What causes Acne (also known as pimples)? Hair follicles are attached to sebaceous glands, which excrete oil (sebum) at the surface of the follicle to lubricate the hair and skin. These follicles (pores) sometimes become clogged by dead skin cells and sebum, providing an environment where bacteria can grow. Factors such as environmental pollutants and cosmetics can also contribute to acne. These clogged follicles can result in many forms of acne, such as pimples, white heads, black heads, cysts and lesions.
There are two types of acne:
1) Non-inflammatory acne – Non-inflamed skin blemishes are called comedones, which can be either a whitehead or a blackhead. A whitehead occurs when when the trapped sebum and bacteria stay below the skin surface. A blackhead occurs when the trapped sebum and bacteria partially open to the surface. The spot turns black due to the skin’s pigment, melanin, reacting with the oxygen in the air. Blackheads and whiteheads may eventually release its contents to the surface and heal by themselves. But in some cases, the follicle wall can rupture and inflammatory acne can ensue (see below).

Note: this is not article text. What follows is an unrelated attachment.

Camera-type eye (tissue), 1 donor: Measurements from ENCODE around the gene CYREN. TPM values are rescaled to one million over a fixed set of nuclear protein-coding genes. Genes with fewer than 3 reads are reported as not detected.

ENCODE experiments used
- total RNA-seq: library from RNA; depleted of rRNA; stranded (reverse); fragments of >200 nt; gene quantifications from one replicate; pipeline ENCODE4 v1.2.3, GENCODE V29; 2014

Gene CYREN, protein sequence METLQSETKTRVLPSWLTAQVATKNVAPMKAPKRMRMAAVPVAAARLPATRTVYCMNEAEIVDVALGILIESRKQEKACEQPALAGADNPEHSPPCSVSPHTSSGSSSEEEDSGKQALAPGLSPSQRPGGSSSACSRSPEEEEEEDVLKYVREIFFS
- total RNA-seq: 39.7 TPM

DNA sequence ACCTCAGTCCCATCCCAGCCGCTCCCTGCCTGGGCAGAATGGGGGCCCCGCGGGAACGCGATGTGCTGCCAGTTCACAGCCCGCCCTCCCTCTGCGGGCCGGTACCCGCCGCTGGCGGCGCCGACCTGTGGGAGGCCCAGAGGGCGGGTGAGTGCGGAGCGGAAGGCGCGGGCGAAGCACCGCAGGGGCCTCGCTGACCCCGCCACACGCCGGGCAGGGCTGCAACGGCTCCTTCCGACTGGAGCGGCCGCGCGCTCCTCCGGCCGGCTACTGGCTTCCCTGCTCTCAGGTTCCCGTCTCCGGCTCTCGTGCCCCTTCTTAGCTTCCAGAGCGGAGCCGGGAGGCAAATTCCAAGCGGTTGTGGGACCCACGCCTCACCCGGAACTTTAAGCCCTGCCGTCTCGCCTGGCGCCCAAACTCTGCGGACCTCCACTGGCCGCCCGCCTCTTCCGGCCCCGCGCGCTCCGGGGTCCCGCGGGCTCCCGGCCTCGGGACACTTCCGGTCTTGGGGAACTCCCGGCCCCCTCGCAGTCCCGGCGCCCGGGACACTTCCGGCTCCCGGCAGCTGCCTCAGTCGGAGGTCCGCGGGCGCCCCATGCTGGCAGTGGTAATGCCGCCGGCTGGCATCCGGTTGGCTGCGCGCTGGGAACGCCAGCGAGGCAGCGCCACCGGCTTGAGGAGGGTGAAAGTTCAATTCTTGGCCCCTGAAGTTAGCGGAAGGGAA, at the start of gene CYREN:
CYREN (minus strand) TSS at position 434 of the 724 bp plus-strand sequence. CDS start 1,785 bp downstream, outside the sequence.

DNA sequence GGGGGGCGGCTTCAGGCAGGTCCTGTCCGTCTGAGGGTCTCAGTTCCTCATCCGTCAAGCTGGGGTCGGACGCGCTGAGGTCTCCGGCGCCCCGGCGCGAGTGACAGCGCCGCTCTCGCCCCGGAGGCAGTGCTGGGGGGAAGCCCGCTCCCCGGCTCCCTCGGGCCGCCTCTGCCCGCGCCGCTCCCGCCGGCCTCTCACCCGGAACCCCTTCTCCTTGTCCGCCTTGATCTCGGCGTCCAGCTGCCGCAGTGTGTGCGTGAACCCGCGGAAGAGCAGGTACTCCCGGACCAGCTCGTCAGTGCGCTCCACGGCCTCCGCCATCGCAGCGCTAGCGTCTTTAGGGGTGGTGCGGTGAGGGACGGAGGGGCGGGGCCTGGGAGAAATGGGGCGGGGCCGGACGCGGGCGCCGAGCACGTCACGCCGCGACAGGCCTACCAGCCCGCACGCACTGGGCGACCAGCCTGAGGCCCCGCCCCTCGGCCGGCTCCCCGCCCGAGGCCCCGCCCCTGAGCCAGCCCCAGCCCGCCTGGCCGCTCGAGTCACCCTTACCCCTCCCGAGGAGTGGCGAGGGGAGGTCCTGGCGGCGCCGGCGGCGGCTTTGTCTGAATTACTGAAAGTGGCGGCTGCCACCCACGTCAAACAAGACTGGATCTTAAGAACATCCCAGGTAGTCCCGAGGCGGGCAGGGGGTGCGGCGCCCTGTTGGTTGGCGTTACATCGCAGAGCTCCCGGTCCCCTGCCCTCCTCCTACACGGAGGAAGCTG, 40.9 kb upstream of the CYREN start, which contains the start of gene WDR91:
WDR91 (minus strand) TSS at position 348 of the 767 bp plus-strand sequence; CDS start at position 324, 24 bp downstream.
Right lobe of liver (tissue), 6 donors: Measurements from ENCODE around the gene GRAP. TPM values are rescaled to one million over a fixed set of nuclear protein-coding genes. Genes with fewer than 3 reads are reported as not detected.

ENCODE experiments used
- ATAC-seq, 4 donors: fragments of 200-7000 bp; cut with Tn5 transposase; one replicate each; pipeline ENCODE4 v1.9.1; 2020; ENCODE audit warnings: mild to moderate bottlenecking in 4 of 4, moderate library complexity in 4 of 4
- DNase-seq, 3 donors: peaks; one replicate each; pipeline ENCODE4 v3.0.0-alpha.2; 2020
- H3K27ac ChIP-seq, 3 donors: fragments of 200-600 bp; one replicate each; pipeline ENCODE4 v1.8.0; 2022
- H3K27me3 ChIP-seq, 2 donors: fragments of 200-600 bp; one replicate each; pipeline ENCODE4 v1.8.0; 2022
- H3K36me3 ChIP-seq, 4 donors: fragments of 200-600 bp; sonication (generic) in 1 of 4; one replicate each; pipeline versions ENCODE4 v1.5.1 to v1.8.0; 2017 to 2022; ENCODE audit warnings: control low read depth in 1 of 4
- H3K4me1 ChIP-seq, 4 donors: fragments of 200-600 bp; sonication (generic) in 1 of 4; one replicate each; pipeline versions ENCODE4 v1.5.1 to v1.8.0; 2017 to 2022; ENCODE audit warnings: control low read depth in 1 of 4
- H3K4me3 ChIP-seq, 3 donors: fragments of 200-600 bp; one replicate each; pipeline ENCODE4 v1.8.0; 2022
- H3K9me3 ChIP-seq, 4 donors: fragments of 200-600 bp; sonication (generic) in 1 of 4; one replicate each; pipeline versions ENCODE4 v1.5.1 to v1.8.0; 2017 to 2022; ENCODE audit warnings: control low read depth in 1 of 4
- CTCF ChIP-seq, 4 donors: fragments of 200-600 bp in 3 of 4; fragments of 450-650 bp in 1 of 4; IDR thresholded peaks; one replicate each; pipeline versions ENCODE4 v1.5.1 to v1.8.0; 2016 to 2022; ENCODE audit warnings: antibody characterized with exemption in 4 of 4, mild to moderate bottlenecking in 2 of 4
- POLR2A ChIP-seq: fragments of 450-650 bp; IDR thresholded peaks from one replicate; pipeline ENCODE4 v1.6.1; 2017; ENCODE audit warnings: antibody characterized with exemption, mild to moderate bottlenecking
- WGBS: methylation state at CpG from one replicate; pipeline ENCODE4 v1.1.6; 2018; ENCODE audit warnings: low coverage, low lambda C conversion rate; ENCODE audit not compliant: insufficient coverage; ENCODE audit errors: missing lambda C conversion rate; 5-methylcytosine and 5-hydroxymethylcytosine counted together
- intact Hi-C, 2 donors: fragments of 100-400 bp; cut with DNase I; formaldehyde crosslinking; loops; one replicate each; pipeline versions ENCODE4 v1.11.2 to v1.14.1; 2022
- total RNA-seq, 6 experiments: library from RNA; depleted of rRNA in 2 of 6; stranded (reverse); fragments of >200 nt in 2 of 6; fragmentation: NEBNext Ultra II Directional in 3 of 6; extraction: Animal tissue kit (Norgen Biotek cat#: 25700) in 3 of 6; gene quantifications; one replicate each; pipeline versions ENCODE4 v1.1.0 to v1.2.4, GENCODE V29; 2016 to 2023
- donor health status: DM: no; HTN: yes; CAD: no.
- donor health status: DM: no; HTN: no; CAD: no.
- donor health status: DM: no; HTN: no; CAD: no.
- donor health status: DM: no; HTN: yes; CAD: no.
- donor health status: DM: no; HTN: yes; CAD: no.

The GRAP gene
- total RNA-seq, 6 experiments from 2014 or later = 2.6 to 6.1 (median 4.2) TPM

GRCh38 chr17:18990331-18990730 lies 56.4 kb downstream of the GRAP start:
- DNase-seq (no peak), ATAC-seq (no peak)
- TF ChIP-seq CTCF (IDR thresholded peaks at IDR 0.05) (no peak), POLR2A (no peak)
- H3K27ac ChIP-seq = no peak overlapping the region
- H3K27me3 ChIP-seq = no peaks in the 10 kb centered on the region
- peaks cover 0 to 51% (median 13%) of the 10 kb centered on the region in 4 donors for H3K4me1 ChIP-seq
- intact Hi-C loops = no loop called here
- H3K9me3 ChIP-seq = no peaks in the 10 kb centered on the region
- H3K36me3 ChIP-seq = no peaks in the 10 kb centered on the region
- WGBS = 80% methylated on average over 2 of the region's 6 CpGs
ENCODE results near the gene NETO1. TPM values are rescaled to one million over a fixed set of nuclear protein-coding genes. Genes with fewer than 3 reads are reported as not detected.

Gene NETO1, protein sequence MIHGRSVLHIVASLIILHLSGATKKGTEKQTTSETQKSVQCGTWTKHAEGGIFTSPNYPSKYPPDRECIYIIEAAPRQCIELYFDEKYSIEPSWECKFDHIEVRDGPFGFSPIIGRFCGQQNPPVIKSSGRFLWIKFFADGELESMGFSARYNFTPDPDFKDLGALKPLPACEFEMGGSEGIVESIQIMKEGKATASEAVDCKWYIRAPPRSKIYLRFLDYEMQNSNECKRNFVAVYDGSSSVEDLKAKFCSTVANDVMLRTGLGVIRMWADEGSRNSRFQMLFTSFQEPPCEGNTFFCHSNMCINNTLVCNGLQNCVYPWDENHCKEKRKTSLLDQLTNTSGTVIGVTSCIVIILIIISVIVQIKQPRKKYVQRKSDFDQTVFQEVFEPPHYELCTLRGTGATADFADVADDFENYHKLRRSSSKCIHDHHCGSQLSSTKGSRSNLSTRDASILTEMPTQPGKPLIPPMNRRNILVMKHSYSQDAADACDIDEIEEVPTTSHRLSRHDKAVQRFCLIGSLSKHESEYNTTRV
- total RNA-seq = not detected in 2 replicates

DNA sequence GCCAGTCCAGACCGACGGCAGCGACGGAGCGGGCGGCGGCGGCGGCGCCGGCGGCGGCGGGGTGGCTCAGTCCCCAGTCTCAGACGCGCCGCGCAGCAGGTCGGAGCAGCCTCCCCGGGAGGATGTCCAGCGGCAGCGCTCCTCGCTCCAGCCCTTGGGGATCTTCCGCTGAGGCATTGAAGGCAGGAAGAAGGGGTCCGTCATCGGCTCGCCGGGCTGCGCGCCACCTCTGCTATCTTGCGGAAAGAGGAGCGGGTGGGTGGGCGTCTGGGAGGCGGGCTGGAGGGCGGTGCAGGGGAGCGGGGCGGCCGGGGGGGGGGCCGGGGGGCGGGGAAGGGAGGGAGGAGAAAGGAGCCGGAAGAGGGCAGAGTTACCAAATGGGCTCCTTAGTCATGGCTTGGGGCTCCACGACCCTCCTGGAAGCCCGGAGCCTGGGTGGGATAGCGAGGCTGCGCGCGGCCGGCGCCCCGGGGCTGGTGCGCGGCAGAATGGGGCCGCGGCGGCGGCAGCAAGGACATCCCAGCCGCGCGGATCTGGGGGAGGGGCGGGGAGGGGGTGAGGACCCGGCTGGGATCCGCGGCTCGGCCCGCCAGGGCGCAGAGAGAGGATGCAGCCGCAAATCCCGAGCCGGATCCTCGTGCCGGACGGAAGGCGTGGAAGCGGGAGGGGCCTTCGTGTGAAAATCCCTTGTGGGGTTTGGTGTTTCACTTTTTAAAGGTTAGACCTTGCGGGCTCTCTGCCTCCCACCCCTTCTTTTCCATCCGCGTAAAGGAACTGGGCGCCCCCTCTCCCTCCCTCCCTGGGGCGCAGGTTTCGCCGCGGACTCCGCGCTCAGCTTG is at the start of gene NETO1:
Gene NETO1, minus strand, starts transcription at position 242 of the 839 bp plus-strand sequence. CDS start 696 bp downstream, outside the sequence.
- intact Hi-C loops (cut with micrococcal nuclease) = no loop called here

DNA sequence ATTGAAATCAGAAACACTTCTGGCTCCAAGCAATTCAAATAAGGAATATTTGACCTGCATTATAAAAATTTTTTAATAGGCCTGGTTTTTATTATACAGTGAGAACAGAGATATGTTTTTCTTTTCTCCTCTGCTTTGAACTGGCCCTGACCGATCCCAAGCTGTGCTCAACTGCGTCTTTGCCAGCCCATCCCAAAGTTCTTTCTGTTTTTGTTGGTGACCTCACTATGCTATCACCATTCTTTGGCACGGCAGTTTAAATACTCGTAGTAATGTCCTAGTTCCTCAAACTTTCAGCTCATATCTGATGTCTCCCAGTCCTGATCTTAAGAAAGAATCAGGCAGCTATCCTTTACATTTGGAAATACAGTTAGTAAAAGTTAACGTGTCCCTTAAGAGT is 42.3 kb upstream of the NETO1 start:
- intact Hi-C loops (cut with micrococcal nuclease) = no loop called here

2) Inflammatory acne – When there is a break in the follicular wall, white blood cells are drawn to the area and cause inflammation. The result is a red bump called a papule. The papule can remain beneath the skin surface and eventually heal, or it can turn into a pustule. A pustule forms when white blood cells make their way to the surface of the skin. This is what people usually generally refer to as a “zit” or a “pimple”.
An inflamed, irritated lesion may sometimes collapse or burst, inflaming the surrounding skin, and possibly incorporate neighboring follicles. These deeper lesions are called nodules or cysts. A nodule forms when a follicle breaks along the bottom and collapses. Cysts can form when the site becomes severely inflamed, resulting in very large pus filled lump.